July 2, 2017
During a persecution in 303, at which time Christians were forbidden to gather to worship, one of the martyrs was recorded as saying: “Without fear of any kind we have celebrated the Lord's Supper, because it cannot be missed; that is our law." Today, many Christians break the third commandment which tells us to “remember to keep holy the Sabbath,” which for Christians is “the Lord’s Day” – Sunday.
In a letter titled, “The Lord’s Day” (Dies Domini [DD]), St. John Paul II wrote, “man's relationship with God also demands times of explicit prayer, in which the relationship becomes an intense dialogue, involving every dimension of the person. ‘The Lord's Day’ is the day of this relationship par excellence when men and women raise their song to God and become the voice of all creation.” (DD, 15)
As pastor, it is my responsibility to make it possible for you to have opportunities to attend Mass on Sunday. It’s also important that if we offer Mass, we also make it possible for you to park! I recently realized that multiple groups met on Sunday morning, making parking a challenge, particularly because three Protestant churches within a block or two of us have their service at 10 a.m., and a fourth at 9:30 a.m.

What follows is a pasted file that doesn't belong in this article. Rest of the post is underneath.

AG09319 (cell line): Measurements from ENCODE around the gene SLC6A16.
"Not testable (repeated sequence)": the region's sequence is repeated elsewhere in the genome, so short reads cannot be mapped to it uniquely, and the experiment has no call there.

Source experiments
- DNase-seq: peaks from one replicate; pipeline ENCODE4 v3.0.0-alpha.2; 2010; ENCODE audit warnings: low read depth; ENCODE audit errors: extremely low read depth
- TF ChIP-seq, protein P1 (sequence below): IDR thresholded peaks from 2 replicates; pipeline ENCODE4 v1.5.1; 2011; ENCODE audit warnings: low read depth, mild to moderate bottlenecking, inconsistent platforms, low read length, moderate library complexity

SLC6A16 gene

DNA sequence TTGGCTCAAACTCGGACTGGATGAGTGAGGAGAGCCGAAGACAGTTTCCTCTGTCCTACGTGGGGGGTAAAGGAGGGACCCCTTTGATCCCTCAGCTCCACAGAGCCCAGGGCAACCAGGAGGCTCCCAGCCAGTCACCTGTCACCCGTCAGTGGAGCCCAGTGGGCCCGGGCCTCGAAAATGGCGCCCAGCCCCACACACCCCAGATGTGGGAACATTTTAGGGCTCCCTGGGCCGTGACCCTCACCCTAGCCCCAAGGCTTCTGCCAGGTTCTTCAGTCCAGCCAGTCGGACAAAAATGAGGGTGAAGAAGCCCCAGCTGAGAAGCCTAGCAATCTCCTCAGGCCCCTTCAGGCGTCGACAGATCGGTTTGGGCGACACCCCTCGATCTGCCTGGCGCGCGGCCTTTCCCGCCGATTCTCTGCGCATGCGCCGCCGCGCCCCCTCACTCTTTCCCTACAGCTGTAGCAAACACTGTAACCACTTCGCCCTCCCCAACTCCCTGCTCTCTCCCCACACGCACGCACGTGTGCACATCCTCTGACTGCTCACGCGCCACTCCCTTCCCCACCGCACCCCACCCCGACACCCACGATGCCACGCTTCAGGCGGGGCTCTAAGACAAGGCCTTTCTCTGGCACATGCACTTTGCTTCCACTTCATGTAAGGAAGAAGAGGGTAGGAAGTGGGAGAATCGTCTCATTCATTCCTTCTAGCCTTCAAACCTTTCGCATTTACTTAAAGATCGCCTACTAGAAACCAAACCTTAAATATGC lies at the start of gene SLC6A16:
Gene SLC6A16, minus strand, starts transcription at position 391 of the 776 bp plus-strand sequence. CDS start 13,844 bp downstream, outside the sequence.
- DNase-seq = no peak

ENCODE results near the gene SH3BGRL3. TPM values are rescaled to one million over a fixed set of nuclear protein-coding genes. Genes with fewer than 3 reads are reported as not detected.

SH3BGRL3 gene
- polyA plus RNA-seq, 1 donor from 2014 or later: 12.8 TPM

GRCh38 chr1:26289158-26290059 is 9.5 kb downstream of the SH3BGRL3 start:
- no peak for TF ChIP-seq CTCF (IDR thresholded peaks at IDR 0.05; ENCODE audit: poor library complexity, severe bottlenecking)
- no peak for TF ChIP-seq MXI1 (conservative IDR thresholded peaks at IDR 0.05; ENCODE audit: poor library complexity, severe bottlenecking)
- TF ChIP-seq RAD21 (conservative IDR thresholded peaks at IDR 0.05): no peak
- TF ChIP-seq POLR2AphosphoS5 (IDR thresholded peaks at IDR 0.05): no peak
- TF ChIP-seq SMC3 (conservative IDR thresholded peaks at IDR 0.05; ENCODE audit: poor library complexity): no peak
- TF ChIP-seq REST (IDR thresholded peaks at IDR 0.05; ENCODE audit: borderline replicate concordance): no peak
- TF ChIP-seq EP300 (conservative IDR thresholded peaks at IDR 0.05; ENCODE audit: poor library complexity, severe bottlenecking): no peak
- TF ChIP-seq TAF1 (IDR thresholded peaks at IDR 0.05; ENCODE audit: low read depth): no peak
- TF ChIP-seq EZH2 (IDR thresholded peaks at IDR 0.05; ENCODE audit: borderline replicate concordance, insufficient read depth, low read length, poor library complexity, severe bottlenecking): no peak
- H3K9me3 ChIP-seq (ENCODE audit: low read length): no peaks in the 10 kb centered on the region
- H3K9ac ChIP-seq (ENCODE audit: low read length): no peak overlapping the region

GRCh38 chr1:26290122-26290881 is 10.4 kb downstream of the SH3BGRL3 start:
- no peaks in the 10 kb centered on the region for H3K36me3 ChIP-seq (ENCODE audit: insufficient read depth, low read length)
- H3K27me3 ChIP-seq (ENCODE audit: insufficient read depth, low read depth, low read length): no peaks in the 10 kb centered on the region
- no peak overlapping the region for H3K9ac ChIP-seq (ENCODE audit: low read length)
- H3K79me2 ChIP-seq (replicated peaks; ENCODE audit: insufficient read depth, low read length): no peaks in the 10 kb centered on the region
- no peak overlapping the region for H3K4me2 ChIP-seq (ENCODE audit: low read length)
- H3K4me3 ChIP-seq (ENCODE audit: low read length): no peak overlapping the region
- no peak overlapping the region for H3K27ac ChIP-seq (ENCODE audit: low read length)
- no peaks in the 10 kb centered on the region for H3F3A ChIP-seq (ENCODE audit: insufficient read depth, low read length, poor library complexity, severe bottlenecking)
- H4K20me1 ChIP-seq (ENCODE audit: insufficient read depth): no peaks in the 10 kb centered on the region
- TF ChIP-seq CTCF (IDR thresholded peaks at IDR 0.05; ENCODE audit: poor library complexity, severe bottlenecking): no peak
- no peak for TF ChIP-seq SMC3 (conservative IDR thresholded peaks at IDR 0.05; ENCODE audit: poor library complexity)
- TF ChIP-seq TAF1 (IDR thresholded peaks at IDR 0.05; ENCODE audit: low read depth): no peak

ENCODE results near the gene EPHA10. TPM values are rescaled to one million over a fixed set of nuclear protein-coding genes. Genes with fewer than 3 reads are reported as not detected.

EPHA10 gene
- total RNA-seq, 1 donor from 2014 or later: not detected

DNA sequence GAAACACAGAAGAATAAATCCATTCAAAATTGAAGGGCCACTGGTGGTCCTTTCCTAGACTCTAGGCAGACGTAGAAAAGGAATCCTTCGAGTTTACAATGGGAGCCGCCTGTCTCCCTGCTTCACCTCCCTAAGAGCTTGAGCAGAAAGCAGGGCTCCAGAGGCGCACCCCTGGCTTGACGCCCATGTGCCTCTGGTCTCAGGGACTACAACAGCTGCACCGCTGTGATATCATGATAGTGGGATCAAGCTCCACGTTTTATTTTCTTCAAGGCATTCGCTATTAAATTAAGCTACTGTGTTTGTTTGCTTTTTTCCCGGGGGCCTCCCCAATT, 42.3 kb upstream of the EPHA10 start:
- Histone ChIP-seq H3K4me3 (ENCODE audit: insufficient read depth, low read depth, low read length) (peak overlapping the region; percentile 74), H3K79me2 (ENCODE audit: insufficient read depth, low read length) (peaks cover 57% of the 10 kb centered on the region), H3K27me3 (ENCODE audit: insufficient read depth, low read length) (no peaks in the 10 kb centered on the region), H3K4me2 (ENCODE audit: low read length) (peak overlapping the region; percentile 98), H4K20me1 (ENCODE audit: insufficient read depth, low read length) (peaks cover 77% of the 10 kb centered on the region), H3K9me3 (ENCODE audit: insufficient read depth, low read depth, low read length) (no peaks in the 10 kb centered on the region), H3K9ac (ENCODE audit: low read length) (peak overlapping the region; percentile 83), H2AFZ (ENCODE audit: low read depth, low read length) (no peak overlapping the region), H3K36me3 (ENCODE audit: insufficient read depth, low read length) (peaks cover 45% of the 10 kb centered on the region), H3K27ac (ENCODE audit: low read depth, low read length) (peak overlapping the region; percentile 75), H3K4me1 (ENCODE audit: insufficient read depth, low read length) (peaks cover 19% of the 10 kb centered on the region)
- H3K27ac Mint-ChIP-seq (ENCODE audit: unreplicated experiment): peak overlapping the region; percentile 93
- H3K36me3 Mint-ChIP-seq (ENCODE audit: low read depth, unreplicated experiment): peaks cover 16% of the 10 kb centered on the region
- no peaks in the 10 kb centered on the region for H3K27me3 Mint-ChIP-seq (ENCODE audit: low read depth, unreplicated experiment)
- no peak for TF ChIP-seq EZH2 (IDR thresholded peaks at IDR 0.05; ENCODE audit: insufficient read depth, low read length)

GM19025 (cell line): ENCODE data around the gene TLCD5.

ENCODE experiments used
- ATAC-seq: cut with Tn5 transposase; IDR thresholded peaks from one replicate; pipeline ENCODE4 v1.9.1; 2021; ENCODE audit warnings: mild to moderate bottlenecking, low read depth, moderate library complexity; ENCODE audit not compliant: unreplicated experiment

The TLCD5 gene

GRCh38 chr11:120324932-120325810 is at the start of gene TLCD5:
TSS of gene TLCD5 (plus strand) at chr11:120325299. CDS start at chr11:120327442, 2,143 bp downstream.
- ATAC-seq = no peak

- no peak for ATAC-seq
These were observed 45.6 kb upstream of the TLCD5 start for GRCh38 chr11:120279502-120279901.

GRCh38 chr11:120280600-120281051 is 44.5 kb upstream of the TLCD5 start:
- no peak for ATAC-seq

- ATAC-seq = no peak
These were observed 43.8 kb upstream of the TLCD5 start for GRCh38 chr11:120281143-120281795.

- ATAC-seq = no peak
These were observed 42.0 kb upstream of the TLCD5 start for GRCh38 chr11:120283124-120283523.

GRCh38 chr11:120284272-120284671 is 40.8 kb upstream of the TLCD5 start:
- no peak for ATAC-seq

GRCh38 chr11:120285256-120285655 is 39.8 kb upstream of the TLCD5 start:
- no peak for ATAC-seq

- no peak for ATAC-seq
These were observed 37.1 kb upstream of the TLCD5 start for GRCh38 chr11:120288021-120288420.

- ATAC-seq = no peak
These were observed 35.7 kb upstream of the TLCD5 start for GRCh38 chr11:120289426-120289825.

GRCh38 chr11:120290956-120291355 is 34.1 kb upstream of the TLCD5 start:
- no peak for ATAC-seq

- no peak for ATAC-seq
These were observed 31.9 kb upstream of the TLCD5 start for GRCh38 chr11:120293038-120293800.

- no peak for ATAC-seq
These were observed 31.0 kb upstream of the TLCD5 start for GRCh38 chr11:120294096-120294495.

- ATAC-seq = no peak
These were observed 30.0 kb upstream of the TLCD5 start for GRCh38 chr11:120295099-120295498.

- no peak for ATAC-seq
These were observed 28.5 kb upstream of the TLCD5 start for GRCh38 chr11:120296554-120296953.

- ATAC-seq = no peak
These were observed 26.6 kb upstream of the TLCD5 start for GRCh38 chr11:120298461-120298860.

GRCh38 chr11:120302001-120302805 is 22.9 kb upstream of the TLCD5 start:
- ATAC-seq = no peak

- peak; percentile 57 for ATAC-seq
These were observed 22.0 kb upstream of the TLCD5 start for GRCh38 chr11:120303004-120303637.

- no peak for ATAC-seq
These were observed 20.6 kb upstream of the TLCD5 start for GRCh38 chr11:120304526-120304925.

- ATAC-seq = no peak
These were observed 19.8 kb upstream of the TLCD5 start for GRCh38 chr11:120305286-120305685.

For this reason, I am instituting a policy that forbids groups to meet on Sundays during our Mass times. I am grateful to those groups that have accepted this inconvenient change and understood my reasons. We will also have a special Mass schedule on Easter Sunday that gives more time between Masses – especially when we have two at the same time! I realize that I make exceptions to this rule for parish-wide activities, like the Fiesta and the Campaign Kickoff/St. Dominic celebration August 13, but I will try to limit those.
The Sabbath commemorates God’s “rest” from the act of creation. St. John Paul said this “rest” “is a ‘contemplative’ gaze which does not look to new accomplishments but enjoys the beauty of what has already been achieved.” (DD, 11) I encourage you to reclaim Sunday as a day for family and rest, and as a time to contemplate the good things God has done for you, and the good He has done through you.